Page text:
San Diego, CA
Mardi Gras Beads New Orleans
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© Christine Till
What comes to your mind when you think of New Orleans' Mardi Gras? For some, it's the traditional fare of extravagant parade floats, exquisite masks, and beautiful beads. For others, the image that comes to mind is that of wild parties and the craziness that is NOLA's Bourbon Street.
Glass beads did not become a New Orleans Mardi Gras staple until the 1880s, after Anglo-American "krewes" had formed to organize the loose-knit festivities. Legend has it that the first parade participant to use beads was a man dressed up as Santa Claus; the ornamental strands were such a hit that other krewes picked up on the ritual. By 1900, when at least 100,000 tourists a year flocked to the Crescent City for Mardi Gras, beaded throws were ubiquitous.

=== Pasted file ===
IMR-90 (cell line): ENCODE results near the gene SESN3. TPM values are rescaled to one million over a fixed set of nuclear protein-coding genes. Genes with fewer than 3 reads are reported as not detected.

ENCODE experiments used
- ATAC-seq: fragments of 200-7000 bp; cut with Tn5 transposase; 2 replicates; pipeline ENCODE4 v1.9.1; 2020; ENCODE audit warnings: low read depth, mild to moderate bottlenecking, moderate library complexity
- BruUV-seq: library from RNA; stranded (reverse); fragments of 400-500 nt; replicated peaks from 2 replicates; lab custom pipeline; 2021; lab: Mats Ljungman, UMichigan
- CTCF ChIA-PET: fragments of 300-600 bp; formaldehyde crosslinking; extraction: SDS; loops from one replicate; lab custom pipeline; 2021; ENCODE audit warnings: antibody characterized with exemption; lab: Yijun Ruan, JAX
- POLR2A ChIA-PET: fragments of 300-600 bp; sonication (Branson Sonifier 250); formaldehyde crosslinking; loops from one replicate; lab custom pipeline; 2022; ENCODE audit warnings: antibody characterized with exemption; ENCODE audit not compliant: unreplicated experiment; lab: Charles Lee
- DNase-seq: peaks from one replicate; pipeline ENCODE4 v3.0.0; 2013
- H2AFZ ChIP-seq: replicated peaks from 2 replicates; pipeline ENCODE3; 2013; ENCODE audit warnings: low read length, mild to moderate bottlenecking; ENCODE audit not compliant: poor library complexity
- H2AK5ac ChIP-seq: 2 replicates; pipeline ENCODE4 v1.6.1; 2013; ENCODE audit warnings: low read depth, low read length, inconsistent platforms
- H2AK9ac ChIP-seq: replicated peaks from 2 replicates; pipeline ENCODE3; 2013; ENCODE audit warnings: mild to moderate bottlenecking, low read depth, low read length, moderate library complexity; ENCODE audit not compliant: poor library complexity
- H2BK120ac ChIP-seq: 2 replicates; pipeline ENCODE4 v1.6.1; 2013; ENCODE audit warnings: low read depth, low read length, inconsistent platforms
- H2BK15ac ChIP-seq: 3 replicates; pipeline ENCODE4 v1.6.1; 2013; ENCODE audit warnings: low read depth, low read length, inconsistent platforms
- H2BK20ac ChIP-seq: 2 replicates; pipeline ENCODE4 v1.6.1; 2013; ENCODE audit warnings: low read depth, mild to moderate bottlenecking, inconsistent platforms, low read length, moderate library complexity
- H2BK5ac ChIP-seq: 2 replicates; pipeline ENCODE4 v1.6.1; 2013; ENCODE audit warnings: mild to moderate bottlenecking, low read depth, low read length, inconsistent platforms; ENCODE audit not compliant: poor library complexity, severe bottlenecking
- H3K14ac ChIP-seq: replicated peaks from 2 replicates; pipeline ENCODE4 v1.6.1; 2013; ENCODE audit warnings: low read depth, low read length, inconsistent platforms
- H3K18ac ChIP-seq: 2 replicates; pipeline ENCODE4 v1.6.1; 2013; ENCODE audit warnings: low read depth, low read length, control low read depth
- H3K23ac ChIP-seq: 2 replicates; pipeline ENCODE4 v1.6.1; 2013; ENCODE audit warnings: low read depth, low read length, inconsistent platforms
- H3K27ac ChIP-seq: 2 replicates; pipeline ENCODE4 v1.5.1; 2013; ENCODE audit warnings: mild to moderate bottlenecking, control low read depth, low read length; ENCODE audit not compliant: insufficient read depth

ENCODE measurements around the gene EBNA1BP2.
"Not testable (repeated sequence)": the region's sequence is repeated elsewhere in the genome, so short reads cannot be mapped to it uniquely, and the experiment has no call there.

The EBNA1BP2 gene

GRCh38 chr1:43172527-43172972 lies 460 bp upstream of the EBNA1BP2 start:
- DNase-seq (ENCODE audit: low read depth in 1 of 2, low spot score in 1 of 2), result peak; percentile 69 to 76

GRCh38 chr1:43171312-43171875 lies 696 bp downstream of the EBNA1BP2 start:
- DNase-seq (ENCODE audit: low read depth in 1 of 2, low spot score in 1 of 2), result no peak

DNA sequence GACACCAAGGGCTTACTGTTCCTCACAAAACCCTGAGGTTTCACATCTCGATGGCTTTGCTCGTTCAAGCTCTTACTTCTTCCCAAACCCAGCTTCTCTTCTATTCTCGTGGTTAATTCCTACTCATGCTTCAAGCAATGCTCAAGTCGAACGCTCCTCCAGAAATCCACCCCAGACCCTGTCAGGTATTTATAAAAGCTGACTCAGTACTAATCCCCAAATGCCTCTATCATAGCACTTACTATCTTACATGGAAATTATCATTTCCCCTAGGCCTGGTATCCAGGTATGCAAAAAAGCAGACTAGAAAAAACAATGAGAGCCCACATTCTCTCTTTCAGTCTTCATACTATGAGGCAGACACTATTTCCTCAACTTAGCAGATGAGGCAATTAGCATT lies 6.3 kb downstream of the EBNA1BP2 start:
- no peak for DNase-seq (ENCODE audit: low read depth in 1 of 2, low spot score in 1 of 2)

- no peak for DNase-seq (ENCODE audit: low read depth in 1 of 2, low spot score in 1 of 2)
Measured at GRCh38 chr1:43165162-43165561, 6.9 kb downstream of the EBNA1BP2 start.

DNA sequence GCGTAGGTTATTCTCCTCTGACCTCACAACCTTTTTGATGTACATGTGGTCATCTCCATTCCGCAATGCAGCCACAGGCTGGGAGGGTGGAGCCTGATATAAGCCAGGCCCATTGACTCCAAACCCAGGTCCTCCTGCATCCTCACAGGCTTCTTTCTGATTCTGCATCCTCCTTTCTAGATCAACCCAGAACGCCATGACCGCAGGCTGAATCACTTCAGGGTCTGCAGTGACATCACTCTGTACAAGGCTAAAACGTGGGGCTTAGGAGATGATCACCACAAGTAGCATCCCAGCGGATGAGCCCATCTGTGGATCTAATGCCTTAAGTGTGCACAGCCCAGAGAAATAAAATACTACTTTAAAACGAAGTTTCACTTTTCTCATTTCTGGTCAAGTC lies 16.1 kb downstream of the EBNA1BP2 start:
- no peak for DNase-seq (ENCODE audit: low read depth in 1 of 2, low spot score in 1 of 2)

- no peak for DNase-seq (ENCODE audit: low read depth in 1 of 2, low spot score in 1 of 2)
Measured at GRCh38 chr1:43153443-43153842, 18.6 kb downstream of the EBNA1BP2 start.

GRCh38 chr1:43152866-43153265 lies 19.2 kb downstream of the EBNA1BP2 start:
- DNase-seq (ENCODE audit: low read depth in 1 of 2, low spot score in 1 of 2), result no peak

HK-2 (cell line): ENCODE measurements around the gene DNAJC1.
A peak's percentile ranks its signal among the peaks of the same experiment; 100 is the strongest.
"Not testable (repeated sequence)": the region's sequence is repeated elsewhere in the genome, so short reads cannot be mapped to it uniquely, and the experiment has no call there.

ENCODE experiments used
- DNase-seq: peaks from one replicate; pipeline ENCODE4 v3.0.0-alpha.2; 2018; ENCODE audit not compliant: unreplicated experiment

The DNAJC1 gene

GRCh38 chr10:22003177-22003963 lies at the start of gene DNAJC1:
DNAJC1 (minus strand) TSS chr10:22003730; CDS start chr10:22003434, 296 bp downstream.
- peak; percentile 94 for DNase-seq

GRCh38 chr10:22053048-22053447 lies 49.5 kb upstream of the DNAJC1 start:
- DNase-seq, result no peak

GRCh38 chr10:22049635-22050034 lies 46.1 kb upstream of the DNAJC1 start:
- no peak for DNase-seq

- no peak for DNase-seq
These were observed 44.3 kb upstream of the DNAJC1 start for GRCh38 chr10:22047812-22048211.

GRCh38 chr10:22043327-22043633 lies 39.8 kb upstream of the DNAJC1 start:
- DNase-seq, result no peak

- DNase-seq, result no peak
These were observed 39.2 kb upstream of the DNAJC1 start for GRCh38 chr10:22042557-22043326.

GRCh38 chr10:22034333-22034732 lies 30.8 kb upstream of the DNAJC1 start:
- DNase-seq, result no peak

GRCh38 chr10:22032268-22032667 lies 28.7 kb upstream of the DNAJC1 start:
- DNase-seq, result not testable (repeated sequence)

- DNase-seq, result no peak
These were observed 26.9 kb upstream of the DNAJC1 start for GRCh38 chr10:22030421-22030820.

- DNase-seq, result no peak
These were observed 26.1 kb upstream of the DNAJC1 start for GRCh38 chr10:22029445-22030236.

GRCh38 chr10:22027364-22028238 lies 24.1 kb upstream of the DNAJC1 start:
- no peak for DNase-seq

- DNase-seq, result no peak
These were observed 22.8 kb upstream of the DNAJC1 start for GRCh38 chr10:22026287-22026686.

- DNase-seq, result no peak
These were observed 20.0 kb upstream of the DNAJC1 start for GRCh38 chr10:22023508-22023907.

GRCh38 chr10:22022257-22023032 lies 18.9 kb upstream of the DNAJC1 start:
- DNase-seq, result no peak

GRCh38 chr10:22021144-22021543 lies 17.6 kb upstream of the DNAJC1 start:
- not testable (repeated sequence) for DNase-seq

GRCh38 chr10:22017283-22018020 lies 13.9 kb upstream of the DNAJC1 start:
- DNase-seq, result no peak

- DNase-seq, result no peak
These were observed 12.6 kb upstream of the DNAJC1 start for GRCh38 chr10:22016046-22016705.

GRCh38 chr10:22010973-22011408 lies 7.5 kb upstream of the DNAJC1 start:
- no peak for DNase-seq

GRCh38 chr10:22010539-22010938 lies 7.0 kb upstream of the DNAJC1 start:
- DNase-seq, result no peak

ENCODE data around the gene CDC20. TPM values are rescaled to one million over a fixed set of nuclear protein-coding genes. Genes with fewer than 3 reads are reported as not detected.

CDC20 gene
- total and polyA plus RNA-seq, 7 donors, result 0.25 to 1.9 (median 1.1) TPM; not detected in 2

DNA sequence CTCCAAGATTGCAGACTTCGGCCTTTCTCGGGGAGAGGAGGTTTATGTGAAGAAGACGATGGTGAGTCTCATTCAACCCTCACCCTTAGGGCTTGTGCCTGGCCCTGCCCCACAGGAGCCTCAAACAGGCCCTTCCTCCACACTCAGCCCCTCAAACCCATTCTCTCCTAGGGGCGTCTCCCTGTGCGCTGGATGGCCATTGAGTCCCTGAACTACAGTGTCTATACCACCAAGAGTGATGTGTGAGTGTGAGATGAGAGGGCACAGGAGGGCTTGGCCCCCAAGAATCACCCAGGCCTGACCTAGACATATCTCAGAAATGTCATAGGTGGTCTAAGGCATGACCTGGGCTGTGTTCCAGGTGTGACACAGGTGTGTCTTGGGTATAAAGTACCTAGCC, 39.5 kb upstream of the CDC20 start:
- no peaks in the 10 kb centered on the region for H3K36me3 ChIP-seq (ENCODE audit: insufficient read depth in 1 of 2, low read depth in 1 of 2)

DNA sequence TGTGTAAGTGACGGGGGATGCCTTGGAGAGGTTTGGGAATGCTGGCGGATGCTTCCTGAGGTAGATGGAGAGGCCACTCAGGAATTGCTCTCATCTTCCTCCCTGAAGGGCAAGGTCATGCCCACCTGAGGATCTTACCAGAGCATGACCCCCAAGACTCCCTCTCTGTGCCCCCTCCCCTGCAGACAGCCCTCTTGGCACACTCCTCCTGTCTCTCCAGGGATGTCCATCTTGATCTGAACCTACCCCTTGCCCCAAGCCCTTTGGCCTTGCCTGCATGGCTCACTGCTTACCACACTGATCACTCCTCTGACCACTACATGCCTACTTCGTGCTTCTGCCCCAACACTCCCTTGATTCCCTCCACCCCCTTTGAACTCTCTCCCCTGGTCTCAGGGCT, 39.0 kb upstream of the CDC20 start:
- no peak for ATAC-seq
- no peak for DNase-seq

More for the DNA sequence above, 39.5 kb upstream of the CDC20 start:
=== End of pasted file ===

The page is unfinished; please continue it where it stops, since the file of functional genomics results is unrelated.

Despite all of the other Big Easy souvenirs, colorful bead necklaces remain the most popular trinket passed out during the Mardi Gras celebration. They are now made with cheaper and safer materials like plastic and aluminum rather than glass. Traditional Mardi Gras beads are purple, green, and gold colors. The purple symbolizes justice; the green represents faith; and the gold signifies power.
Throw me something, mister!
January 13th, 2014
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